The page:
Contrary to popular belief, SSTO's in fact are actually easy. Just use the most efficient engines
and stages at the same time, and the result will automatically be SSTO.
Blog: http://exoscientist.blogspot.com


Back to top
Profile WWW
Space Station Commander
Space Station Commander
avatar
Joined: Thu Oct 27, 2005 7:44 am
Posts: 707
Location: Haarlem, The Netherlands
Post Re: Future propulsion systems?   Posted on: Tue Sep 13, 2011 9:27 pm
A little while ago they were experimenting with solid model rocket motors and rare earth magnets to make an MHD electrical generator. So I'm guessing it will be a rocket motor with a magnetohydrodynamic "afterburner", i.e. the same setup but now with current being passed in. It will be interesting to see how much extra exhaust velocity that gives...

_________________
Say, can you feel the thunder in the air? Just like the moment ’fore it hits – then it’s everywhere
What is this spell we’re under, do you care? The might to rise above it is now within your sphere
Machinae Supremacy – Sid Icarus


Back to top
Profile
Spaceflight Trainee
Spaceflight Trainee
avatar
Joined: Wed Sep 07, 2011 11:26 pm
Posts: 30
Post Re: Future propulsion systems?   Posted on: Wed Sep 14, 2011 4:57 am
Robert Zubrin on VASMIR: http://www.marssociety.org/home/press/tms-in-the-news/thevasimrhoax In short, Zubrin claims that current ion thrusters have ~70% energy efficiency, and VASMIR only has ~50%.

I think that improved ion thrusters with 70 km/s exhaust and solar cells will be the preferred mode of slow, cheap transport in the inner solar system for quite some time.



I'm glad to see JP Aerospace is still working on a balloon to orbit. :D I hope it can work on Venus and Mars too.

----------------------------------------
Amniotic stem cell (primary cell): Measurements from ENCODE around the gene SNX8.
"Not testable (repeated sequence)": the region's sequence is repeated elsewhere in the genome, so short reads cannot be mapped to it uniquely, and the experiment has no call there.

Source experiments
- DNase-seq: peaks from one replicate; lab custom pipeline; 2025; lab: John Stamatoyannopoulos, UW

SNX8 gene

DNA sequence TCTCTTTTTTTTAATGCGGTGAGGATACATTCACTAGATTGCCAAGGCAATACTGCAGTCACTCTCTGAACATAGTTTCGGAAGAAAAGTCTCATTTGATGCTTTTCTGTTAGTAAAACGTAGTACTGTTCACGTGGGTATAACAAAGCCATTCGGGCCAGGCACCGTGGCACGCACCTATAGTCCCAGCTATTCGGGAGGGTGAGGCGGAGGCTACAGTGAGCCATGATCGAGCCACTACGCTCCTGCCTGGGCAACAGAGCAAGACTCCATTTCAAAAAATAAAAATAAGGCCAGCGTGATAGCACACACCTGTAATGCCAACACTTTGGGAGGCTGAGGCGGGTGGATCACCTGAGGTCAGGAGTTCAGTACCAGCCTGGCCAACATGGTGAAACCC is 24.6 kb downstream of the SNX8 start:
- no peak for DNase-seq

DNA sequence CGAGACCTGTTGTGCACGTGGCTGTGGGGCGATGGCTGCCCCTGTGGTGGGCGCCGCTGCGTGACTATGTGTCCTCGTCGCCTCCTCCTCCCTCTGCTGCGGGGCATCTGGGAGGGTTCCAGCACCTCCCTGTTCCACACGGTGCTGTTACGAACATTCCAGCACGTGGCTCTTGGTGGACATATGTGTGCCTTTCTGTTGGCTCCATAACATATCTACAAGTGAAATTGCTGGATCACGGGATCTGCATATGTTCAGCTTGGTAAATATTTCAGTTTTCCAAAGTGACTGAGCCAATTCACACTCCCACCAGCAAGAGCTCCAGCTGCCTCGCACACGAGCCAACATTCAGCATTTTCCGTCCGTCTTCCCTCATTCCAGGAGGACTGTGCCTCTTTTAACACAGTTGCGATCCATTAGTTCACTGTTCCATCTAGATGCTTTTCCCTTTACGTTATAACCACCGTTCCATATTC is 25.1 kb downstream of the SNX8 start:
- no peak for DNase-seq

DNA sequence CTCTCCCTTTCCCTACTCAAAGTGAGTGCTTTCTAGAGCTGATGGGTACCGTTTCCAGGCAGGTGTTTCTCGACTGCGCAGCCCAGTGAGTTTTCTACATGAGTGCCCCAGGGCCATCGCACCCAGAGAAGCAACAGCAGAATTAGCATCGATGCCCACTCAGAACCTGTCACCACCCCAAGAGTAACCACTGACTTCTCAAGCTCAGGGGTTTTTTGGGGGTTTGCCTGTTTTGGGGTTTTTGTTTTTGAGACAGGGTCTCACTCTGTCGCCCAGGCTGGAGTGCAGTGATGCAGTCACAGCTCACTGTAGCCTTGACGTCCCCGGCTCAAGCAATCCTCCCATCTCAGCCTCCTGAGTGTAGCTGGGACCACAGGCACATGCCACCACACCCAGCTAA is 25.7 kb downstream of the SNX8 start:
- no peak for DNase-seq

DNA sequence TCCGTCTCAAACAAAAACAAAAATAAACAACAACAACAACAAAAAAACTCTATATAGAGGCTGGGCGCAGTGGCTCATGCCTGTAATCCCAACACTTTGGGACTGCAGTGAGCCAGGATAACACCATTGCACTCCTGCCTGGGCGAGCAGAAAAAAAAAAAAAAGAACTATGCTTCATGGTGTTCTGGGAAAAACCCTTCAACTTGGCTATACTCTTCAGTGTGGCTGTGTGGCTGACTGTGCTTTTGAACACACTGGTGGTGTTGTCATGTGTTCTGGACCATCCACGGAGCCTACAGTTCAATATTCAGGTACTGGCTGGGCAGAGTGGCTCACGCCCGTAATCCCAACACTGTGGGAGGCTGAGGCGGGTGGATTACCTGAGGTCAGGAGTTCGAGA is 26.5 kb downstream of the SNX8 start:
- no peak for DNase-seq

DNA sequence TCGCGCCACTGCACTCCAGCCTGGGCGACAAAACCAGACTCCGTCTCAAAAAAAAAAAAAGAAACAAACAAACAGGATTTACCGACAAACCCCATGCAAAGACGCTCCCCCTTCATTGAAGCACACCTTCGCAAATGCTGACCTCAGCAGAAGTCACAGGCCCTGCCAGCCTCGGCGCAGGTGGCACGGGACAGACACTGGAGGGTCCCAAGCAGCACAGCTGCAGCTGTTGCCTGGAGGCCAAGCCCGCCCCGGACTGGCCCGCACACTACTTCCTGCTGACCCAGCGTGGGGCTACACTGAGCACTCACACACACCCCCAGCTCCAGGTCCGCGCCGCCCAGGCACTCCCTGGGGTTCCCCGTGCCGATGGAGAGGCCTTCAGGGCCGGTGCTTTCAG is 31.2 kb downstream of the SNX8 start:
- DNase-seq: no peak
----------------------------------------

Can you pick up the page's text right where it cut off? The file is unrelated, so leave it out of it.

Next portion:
Back to top
Profile
Space Walker
Space Walker
avatar
Joined: Tue Jan 18, 2005 11:12 pm
Posts: 137
Location: Sacramento, CA
Post Re: Future propulsion systems?   Posted on: Thu Sep 15, 2011 5:31 am
The engine is a hybrid with an antenna wrapped around it. The chemical reaction creates the plasma and it's then pumped with RF. It's like a two staged ion engine where the first stage uses a helical antenna to create the plasma and a second antenna pumps it before accelerating it. We have substituted the first stage antenna for a chemical process. It dramatic decreases the electrical power requirement.

It's a dual mode motor with the RF portion off it's a traditional chemical engine and we use the MHD to convert the chemical energy to electrical. This combination of modes matches our requirement in the powered ascent profile for Airship to Orbit. High thrust, low efficiency and high electrical power generation when we need it and low thrust, high efficiency when we need it.

We have pretty humble goals for this first motor. We want to turn it on, have flamey stuff come out the back, induct RF into the plasma (not just shoot it in but actually induct into the plasma) and see current in the MHD generator on the back side. On the ion engine scale it's a 800 watt engine and the rocket side it's about a "J" motor. We've instrumented the induction, the thrust, the electrical power input and the electrical output.
The plasma accelerator doesn't go on until the second version this winter. It was too much to add it to this one. It's a very crude first generation, but the need to start somewhere.


Back to top
Profile WWW
Display posts from previous:  Sort by  
Post new topic Reply to topic  [ 14 posts ] 
 

Who is online 

Users browsing this forum: No registered users and 10 guests


cron
© 2014 The International Space Fellowship, developed by Gabitasoft Interactive. All Rights Reserved.  Privacy Policy | Terms of Use